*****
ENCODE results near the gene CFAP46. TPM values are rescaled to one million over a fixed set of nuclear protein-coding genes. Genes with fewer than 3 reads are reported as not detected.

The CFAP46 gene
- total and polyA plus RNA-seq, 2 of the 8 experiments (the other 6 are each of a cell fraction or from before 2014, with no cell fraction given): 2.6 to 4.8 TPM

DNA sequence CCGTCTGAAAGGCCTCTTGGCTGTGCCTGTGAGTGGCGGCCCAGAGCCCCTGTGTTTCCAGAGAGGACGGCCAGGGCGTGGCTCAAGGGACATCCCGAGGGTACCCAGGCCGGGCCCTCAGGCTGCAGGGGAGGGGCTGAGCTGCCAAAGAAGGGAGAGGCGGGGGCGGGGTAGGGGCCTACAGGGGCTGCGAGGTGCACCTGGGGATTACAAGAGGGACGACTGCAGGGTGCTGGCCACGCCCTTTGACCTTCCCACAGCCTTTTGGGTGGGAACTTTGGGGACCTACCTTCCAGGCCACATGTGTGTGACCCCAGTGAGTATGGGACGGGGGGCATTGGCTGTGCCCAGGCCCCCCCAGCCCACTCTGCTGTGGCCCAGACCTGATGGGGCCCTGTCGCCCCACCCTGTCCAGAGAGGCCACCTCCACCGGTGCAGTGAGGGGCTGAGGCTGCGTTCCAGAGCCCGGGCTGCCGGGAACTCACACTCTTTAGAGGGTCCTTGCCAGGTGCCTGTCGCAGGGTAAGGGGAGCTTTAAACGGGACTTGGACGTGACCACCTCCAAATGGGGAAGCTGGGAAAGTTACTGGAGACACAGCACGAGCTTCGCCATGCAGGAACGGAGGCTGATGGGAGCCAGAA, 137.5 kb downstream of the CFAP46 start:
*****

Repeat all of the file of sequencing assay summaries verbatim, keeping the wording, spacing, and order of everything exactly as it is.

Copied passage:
ENCODE results near the gene CFAP46. TPM values are rescaled to one million over a fixed set of nuclear protein-coding genes. Genes with fewer than 3 reads are reported as not detected.

The CFAP46 gene
- total and polyA plus RNA-seq, 2 of the 8 experiments (the other 6 are each of a cell fraction or from before 2014, with no cell fraction given): 2.6 to 4.8 TPM

DNA sequence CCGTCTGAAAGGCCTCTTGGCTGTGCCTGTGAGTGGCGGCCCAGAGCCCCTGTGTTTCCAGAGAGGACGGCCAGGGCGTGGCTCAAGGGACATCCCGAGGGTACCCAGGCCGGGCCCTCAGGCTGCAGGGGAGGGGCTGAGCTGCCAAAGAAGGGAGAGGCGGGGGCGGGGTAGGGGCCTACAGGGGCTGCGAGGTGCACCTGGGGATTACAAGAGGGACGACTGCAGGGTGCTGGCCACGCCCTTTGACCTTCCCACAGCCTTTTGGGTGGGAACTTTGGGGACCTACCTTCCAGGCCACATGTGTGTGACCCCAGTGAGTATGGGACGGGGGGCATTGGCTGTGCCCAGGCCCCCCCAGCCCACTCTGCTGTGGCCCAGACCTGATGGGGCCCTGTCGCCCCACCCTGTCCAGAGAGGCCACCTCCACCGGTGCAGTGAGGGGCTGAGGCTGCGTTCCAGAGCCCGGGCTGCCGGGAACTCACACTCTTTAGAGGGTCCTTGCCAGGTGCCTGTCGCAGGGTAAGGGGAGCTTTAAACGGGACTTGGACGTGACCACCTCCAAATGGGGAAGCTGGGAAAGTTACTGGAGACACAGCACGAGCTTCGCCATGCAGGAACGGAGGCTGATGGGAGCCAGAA, 137.5 kb downstream of the CFAP46 start: